How does the Great God of Physics decide which are the most important decisions? And which are the most important things that create other dimensions? Because if we take the egotistic perspective that only humans have the necessary impact on causality to matter, that’s completely ignoring… well, everything. In contrast to this, why should a parallel world be spawned because a snail lost its shell, or went right instead of left?

By the same measurement, the butterfly effect theory posits that these things do matter.

Frankly, it’s far too complicated, and the definitive conclusions will never reveal themselves. That doesn’t stop us mulling it all over, thinking about the consequences.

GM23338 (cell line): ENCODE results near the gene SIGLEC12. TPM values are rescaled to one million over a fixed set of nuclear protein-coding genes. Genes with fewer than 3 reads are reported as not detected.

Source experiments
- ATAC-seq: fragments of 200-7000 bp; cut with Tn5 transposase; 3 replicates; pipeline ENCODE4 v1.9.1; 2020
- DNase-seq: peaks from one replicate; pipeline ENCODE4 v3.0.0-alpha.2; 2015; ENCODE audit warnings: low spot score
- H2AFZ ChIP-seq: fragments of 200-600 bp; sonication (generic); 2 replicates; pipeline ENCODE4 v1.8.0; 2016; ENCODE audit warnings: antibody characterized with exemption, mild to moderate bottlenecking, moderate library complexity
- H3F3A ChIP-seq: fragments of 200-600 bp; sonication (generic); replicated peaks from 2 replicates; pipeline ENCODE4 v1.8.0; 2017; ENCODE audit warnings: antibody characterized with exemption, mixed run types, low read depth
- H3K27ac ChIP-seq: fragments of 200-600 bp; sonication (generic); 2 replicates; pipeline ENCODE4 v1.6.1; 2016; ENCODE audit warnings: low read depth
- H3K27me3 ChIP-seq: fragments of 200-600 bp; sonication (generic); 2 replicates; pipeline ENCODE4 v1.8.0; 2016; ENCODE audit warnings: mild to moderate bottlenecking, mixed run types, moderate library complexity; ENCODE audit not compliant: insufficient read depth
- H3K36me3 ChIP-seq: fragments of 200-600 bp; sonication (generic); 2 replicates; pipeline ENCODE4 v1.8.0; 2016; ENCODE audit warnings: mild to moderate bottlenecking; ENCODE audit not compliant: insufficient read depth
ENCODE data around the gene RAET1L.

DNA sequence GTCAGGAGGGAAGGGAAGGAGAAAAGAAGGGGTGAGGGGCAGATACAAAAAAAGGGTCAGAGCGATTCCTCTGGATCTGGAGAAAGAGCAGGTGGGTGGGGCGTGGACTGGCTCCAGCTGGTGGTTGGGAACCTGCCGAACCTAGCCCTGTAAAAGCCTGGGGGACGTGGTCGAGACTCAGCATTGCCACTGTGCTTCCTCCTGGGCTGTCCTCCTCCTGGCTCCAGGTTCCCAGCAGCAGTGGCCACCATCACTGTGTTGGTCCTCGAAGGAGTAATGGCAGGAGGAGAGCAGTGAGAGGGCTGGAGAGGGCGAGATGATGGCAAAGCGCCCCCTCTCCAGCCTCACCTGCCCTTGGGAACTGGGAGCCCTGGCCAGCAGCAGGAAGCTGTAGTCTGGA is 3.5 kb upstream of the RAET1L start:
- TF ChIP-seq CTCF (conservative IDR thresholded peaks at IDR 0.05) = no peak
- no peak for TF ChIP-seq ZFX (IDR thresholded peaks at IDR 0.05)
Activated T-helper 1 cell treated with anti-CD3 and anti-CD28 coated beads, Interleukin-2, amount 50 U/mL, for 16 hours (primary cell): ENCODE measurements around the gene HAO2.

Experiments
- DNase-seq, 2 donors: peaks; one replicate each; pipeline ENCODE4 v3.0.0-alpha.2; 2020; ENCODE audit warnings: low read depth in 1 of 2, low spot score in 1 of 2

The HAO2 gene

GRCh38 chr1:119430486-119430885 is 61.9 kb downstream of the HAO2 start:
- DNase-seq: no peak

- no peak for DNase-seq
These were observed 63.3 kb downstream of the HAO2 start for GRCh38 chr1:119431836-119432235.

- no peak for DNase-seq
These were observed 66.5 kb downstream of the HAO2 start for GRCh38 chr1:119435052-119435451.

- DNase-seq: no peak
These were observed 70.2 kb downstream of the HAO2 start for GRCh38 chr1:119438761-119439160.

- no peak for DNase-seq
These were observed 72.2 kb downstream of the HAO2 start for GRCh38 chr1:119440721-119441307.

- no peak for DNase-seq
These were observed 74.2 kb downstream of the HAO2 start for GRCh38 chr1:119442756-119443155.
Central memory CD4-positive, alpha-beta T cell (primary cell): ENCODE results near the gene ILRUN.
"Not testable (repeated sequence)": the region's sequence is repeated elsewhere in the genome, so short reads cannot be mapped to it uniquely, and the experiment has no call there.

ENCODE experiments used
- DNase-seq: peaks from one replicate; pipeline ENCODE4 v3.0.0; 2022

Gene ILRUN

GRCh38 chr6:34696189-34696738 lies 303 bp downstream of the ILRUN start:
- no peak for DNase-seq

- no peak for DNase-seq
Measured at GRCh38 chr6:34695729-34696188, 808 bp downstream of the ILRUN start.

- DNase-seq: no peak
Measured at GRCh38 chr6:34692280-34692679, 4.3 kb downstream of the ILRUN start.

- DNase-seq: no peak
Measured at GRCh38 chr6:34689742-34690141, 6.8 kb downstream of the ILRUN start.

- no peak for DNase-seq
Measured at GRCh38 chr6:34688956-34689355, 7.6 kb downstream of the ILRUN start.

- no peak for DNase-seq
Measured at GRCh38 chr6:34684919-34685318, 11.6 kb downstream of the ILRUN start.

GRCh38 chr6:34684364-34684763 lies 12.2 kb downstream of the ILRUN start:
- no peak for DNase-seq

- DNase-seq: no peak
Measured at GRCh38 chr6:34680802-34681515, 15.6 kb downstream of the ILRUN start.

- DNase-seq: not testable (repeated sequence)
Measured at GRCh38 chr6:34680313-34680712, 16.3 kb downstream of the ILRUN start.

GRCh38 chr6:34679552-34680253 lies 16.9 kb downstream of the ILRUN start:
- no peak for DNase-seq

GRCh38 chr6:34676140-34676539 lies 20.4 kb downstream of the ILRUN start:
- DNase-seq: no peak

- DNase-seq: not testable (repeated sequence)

That’s why I picked up The Long Earth, a book by Terry Pratchett and Stephen Baxter, beginning a “sequence” (ie. novel series) that finished last year.

Believe it or not, I’ve never been a massive fan of science fiction. I don’t really know why; I like the general concepts, but can never immerse myself in those other worlds. I find they often lack some humanity, something to sympathise and relate to. I’d never really read a Pratchett or Baxter before either (aside from, on and off, The Amazing Maurice and His Educated Rodents). But the idea of The Long Earth suitably grabbed me.